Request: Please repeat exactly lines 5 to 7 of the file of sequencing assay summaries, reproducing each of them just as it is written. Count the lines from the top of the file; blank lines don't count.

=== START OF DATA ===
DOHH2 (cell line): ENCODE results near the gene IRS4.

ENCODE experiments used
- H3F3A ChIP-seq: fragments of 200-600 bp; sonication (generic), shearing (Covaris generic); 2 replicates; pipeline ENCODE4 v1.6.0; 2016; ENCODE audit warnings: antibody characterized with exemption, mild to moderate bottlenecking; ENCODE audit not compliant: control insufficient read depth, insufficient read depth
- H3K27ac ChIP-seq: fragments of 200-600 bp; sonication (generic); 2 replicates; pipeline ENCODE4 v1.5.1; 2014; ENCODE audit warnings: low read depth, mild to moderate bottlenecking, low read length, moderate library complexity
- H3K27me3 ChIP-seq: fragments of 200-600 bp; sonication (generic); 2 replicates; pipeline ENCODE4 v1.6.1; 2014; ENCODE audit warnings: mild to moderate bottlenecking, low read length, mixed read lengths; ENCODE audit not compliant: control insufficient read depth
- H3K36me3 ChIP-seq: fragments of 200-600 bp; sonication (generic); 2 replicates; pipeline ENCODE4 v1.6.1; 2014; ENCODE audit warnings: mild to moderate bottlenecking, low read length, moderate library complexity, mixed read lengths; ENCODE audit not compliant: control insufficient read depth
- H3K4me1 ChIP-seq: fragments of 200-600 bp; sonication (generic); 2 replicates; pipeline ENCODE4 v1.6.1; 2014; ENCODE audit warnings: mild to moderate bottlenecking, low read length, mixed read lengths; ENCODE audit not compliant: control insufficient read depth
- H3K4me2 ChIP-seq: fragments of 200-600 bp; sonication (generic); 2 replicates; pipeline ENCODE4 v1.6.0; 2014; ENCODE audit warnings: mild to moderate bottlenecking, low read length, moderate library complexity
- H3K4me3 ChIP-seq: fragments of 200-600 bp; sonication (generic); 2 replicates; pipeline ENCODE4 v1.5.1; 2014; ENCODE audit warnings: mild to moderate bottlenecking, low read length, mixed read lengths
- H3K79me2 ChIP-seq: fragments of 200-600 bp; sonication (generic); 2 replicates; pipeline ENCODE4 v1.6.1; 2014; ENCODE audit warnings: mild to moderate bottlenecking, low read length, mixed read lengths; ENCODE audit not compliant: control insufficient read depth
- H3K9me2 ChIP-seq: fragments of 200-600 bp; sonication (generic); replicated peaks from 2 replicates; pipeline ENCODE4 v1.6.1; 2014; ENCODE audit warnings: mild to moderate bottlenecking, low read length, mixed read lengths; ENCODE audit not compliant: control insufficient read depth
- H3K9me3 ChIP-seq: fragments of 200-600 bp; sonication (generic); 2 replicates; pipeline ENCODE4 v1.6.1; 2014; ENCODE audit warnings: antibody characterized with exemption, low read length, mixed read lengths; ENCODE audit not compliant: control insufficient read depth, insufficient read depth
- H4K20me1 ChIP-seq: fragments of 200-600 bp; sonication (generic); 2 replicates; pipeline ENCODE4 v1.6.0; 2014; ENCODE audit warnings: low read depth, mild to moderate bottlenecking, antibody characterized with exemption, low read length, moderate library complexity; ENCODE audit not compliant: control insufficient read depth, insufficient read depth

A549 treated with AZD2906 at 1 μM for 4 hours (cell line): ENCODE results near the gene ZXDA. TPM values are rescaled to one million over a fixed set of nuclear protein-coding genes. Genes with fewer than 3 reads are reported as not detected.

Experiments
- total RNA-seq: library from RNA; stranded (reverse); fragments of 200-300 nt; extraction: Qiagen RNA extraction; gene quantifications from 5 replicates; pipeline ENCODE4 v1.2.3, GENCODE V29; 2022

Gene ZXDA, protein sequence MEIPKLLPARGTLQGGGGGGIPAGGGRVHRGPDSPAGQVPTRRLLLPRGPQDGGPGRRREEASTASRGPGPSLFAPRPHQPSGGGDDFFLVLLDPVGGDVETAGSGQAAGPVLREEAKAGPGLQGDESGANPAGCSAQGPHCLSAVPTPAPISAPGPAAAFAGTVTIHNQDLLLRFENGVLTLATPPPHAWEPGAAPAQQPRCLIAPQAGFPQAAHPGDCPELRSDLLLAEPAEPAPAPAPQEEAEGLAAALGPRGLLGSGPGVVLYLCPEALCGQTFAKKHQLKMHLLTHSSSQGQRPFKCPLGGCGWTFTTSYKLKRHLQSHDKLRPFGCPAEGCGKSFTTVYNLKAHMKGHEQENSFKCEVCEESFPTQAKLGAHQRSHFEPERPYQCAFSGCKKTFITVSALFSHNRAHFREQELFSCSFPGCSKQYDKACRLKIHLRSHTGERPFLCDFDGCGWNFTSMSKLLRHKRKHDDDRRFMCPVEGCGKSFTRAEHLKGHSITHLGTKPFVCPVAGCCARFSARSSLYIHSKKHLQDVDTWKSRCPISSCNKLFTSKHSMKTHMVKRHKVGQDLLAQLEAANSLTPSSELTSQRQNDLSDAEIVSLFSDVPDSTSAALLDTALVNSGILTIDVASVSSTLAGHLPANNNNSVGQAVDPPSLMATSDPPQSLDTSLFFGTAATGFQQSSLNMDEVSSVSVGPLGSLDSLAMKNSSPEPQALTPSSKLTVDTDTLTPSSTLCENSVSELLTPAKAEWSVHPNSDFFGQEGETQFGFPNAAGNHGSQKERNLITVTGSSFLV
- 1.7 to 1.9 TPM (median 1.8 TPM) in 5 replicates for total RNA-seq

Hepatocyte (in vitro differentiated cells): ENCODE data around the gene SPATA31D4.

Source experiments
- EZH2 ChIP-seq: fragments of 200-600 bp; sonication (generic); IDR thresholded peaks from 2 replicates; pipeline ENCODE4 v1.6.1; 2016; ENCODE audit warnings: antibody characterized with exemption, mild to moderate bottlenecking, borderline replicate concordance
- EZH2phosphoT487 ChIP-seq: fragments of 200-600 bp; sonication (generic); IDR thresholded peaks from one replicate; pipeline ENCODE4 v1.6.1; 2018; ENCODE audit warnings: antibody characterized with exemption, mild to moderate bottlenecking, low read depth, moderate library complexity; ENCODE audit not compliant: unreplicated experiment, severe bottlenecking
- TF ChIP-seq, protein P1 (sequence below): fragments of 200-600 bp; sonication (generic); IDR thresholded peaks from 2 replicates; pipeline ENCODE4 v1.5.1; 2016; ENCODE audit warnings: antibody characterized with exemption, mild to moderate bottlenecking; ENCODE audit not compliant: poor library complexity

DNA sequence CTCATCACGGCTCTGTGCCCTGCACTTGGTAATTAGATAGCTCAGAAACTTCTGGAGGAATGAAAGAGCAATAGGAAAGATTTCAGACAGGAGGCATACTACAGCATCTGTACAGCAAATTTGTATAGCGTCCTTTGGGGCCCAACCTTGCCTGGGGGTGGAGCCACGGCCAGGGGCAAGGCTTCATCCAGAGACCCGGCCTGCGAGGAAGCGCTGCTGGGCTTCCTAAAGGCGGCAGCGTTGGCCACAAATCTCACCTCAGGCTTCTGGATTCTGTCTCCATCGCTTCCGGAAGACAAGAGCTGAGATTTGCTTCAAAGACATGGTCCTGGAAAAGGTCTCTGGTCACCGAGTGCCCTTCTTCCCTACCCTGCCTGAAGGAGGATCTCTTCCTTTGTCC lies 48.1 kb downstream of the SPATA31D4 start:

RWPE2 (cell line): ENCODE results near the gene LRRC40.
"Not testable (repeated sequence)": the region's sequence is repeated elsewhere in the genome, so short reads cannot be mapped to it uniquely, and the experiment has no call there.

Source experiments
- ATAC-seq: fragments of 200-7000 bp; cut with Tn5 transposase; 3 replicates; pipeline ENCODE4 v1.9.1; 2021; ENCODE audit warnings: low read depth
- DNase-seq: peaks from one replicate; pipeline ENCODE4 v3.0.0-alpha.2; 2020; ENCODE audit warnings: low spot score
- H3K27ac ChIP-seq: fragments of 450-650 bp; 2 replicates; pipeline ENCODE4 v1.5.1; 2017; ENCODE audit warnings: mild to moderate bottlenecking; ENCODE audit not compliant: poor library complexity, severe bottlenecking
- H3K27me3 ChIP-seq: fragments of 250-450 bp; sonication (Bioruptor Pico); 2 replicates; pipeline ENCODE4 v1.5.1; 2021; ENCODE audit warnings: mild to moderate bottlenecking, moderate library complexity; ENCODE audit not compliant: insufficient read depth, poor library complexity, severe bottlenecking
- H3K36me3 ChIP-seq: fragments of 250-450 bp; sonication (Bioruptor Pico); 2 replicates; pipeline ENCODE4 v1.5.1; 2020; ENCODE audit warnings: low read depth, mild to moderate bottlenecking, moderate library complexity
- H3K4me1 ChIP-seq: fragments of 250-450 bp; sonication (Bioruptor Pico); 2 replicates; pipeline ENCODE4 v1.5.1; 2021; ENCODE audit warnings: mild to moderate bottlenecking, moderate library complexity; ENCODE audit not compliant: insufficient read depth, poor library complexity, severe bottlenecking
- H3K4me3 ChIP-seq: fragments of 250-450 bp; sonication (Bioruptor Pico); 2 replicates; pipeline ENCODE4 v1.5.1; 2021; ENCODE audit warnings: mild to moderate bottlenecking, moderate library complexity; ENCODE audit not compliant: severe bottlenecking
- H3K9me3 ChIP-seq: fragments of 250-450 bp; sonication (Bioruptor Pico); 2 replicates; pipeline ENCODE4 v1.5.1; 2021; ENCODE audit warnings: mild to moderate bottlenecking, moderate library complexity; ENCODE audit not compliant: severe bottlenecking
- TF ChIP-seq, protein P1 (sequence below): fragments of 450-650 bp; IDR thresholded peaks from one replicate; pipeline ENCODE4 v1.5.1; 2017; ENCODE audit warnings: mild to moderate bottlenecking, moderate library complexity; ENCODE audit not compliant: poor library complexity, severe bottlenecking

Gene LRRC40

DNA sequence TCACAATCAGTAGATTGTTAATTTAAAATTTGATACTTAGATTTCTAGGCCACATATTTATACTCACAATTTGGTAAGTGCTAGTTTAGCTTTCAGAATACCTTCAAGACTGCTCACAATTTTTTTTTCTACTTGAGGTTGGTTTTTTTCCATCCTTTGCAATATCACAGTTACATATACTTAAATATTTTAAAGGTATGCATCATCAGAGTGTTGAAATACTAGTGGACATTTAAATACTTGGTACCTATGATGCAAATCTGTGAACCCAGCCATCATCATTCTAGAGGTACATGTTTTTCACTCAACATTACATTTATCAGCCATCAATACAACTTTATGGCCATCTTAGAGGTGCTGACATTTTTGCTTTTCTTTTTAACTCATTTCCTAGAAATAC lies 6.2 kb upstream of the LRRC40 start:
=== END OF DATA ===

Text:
- H3K27me3 ChIP-seq: fragments of 200-600 bp; sonication (generic); 2 replicates; pipeline ENCODE4 v1.6.1; 2014; ENCODE audit warnings: mild to moderate bottlenecking, low read length, mixed read lengths; ENCODE audit not compliant: control insufficient read depth
- H3K36me3 ChIP-seq: fragments of 200-600 bp; sonication (generic); 2 replicates; pipeline ENCODE4 v1.6.1; 2014; ENCODE audit warnings: mild to moderate bottlenecking, low read length, moderate library complexity, mixed read lengths; ENCODE audit not compliant: control insufficient read depth
- H3K4me1 ChIP-seq: fragments of 200-600 bp; sonication (generic); 2 replicates; pipeline ENCODE4 v1.6.1; 2014; ENCODE audit warnings: mild to moderate bottlenecking, low read length, mixed read lengths; ENCODE audit not compliant: control insufficient read depth